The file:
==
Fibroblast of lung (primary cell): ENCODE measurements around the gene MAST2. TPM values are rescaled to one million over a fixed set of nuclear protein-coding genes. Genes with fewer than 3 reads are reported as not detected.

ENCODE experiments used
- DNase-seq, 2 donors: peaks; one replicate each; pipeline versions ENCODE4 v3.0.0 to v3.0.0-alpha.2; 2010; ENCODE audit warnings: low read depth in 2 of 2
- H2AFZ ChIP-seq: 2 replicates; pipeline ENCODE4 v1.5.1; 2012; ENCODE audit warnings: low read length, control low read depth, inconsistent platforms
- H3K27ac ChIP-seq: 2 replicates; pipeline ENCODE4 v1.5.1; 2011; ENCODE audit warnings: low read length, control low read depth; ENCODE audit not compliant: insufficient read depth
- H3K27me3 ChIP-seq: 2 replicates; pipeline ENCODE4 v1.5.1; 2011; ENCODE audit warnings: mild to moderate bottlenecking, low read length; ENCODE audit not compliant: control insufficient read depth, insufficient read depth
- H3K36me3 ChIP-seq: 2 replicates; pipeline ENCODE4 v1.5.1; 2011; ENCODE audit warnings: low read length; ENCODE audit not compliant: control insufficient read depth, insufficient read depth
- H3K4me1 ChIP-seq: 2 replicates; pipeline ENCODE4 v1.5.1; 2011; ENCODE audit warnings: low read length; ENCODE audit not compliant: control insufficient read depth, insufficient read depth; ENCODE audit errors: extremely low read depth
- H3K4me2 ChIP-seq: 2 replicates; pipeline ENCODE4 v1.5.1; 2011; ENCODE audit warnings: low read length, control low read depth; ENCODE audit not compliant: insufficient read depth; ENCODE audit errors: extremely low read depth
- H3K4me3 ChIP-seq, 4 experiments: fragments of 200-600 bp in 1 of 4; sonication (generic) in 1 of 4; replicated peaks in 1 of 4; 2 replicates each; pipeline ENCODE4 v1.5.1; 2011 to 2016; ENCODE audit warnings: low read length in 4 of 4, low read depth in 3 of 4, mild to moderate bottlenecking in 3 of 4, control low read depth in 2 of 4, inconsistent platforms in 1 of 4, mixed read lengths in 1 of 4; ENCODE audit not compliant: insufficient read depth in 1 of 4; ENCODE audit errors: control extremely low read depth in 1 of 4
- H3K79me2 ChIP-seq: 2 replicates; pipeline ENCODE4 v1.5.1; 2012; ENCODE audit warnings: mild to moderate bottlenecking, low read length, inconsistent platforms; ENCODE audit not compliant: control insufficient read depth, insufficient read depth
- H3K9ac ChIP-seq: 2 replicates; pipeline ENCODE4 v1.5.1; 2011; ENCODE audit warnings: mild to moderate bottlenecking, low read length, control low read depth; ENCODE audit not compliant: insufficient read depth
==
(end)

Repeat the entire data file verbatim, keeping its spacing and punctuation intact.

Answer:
Fibroblast of lung (primary cell): ENCODE measurements around the gene MAST2. TPM values are rescaled to one million over a fixed set of nuclear protein-coding genes. Genes with fewer than 3 reads are reported as not detected.

ENCODE experiments used
- DNase-seq, 2 donors: peaks; one replicate each; pipeline versions ENCODE4 v3.0.0 to v3.0.0-alpha.2; 2010; ENCODE audit warnings: low read depth in 2 of 2
- H2AFZ ChIP-seq: 2 replicates; pipeline ENCODE4 v1.5.1; 2012; ENCODE audit warnings: low read length, control low read depth, inconsistent platforms
- H3K27ac ChIP-seq: 2 replicates; pipeline ENCODE4 v1.5.1; 2011; ENCODE audit warnings: low read length, control low read depth; ENCODE audit not compliant: insufficient read depth
- H3K27me3 ChIP-seq: 2 replicates; pipeline ENCODE4 v1.5.1; 2011; ENCODE audit warnings: mild to moderate bottlenecking, low read length; ENCODE audit not compliant: control insufficient read depth, insufficient read depth
- H3K36me3 ChIP-seq: 2 replicates; pipeline ENCODE4 v1.5.1; 2011; ENCODE audit warnings: low read length; ENCODE audit not compliant: control insufficient read depth, insufficient read depth
- H3K4me1 ChIP-seq: 2 replicates; pipeline ENCODE4 v1.5.1; 2011; ENCODE audit warnings: low read length; ENCODE audit not compliant: control insufficient read depth, insufficient read depth; ENCODE audit errors: extremely low read depth
- H3K4me2 ChIP-seq: 2 replicates; pipeline ENCODE4 v1.5.1; 2011; ENCODE audit warnings: low read length, control low read depth; ENCODE audit not compliant: insufficient read depth; ENCODE audit errors: extremely low read depth
- H3K4me3 ChIP-seq, 4 experiments: fragments of 200-600 bp in 1 of 4; sonication (generic) in 1 of 4; replicated peaks in 1 of 4; 2 replicates each; pipeline ENCODE4 v1.5.1; 2011 to 2016; ENCODE audit warnings: low read length in 4 of 4, low read depth in 3 of 4, mild to moderate bottlenecking in 3 of 4, control low read depth in 2 of 4, inconsistent platforms in 1 of 4, mixed read lengths in 1 of 4; ENCODE audit not compliant: insufficient read depth in 1 of 4; ENCODE audit errors: control extremely low read depth in 1 of 4
- H3K79me2 ChIP-seq: 2 replicates; pipeline ENCODE4 v1.5.1; 2012; ENCODE audit warnings: mild to moderate bottlenecking, low read length, inconsistent platforms; ENCODE audit not compliant: control insufficient read depth, insufficient read depth
- H3K9ac ChIP-seq: 2 replicates; pipeline ENCODE4 v1.5.1; 2011; ENCODE audit warnings: mild to moderate bottlenecking, low read length, control low read depth; ENCODE audit not compliant: insufficient read depth